I had set 8 a.m. as a gathering time for a regular morning walk on the sandbars during our vacation on Cape Cod Bay with our Kingsbury Beach clan. We are blessed to rent cottage #13 from Seaman Cottages, one of a clutch of simple cottages on the water’s edge, inhabited by families who return year after year, generation after generation for a few weeks every August. Different friends came to walk each day and I was graced by conversations so rich about what is at the heart of life that I could weep.
There were walks with Betsy, a cousin and kindred spirit whose husband died just a few months ago. There was Donna, also a close friend, whose boys grew up with my own on these shores. And, there was Kathy, who recently married our good friend, Ben, and is one of those souls you feel you’ve always known.
The Thursday of our first week, the four of us set out: Betsy, Donna, Kathy, and me. We walked out to Campground Beach and shortly after making the turn back for home; the sandbar under my feet gave way and a shell cut deeply into the heel of my left foot.
“Shit!!” I screamed, and then a voice within me said, “keep going.” I put one foot after the other and just kept walking. I didn’t dwell on it, I didn’t create stories in my mind, as I typically would about what I couldn’t do, and how this would impact my Camino. I just kept going. I got back to our cottage and knew I needed help. I knew, too, that I needed to trust that all would be well, that I could get through this. And, I was very aware that these were my Camino lessons – right here, right now.
It’s okay to ask for help when you need it.
Let go of trying to control everything, and trust.
Who among us hasn’t had pain in his or her life: An unexpected turn, a heartache, a setback, a physical ailment? Who doesn’t have pain right now? We are all broken. We are all imperfect. We are all vulnerable. But the truth also is that we are brave, and strong, and resilient. Along the way, especially in the trials, we learn, and grow, and heal.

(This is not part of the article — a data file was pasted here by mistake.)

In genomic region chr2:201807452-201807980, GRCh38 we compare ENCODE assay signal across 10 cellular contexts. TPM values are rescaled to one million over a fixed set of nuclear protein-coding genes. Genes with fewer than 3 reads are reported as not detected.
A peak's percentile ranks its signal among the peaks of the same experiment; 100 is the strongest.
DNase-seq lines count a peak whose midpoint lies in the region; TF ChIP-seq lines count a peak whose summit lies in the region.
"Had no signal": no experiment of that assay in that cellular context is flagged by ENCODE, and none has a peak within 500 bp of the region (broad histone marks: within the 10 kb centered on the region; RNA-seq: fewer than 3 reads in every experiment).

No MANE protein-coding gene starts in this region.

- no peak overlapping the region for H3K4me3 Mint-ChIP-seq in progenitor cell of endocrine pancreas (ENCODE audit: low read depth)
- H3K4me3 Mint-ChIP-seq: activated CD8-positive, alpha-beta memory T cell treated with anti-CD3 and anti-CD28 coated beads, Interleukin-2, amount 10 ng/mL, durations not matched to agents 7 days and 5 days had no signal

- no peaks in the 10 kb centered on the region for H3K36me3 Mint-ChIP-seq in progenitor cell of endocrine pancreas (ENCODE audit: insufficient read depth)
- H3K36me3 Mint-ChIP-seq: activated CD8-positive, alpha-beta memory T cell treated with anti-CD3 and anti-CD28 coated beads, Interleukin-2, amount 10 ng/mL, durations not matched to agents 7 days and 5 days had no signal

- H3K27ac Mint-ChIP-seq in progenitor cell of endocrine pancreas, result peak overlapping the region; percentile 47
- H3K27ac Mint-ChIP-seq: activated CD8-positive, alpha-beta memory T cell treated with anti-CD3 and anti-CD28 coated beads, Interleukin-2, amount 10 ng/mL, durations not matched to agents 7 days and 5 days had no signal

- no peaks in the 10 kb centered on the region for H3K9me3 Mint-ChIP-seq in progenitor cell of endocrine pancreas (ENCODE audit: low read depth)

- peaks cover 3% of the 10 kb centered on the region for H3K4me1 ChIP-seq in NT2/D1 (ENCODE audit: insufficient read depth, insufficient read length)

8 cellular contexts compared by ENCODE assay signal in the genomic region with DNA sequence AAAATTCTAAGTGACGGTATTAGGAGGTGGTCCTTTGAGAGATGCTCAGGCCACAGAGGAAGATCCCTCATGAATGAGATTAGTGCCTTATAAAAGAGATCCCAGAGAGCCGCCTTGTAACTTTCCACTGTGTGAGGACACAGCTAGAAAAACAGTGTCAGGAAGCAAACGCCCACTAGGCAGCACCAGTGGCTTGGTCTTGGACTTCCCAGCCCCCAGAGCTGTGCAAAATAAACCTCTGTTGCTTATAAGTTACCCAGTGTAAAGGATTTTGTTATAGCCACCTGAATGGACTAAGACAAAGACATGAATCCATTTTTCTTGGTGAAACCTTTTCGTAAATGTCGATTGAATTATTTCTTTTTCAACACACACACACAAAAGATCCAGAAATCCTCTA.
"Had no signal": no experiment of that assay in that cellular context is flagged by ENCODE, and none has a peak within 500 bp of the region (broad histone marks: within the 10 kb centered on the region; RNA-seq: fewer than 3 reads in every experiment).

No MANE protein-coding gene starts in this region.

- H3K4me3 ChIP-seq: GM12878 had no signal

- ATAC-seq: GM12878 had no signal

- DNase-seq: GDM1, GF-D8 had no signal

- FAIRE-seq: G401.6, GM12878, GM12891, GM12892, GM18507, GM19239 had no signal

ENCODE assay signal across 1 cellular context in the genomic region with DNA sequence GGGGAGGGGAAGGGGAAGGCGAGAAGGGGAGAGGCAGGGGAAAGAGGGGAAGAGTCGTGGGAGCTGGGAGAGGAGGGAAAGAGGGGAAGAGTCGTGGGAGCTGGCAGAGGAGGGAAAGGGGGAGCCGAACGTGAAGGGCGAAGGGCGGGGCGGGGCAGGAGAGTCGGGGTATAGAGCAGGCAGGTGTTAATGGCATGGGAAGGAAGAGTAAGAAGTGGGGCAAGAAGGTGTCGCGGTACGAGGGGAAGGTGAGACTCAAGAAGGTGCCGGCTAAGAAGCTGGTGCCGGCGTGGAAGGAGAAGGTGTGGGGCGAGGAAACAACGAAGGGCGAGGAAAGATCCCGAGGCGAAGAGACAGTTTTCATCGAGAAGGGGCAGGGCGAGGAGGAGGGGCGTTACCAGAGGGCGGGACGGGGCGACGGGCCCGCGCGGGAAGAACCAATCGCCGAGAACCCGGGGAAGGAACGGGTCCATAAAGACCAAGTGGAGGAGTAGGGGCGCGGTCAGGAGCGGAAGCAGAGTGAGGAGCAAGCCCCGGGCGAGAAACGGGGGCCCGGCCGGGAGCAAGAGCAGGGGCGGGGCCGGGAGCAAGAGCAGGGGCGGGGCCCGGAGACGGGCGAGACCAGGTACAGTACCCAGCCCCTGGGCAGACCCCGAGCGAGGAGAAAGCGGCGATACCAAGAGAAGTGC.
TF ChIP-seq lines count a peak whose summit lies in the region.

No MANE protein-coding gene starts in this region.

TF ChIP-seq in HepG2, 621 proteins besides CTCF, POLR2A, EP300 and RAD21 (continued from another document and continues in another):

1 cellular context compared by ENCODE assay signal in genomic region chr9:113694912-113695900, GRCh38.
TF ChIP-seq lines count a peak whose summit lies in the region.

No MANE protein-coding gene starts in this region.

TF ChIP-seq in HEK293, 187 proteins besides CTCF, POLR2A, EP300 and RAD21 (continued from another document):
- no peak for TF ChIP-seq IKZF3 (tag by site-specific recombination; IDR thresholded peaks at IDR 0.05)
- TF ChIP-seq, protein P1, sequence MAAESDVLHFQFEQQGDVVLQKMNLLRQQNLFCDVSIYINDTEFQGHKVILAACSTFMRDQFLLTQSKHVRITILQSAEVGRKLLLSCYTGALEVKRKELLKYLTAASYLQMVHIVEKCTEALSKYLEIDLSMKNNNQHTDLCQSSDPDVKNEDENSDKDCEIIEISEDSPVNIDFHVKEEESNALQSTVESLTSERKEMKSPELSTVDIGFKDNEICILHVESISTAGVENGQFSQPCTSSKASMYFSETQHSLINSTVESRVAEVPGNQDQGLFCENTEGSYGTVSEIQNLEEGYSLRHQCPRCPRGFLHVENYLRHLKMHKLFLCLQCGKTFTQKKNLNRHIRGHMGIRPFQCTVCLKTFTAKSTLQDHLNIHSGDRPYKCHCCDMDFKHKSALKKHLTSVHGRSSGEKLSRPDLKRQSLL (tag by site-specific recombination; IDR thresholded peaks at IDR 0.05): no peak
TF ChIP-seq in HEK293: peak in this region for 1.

After a few days and several doctor visits to my podiatrist in West Hartford, I walked back to the Bay. It was roaring with waves like the ocean. I looked down and there at my feet was a scallop shell, the symbol of the Camino pilgrim. It was a rare find on these shores and unbroken. I began to cry.
I am a pilgrim – we all are. We are all seeking truth and meaning in our lives.
My mother, a breast cancer survivor, often reminds me, “It’s the hard stuff – that’s where the lessons are.” And that is one of the greatest lessons the Camino is calling us to awaken to. That we must walk through the darkness to arrive in the light. We must go to the Camino as we go into any day – into uncertainty – with courage and the knowledge that we don’t go alone. We have each other and the love of “the Great Pilgrim” with us, as author Joyce Rupp says. And we must trust – we must listen to the call of the Camino, to the shell washed up on the beach, and walk forward in our lives knowing in our very beings that all will be well. No matter what.
Sono luce, (I am light – and so are you!!)
Copyright 2018 Angela Martin
Guest post by Angela Martin, a seeker of truth, beauty and goodness, and writer and award-winning author who writes on her contemplative journey in the second half of life. Angela is co-leading the Camino de Santiago pilgrimage with Nancy Murray, September 14-23, 2018.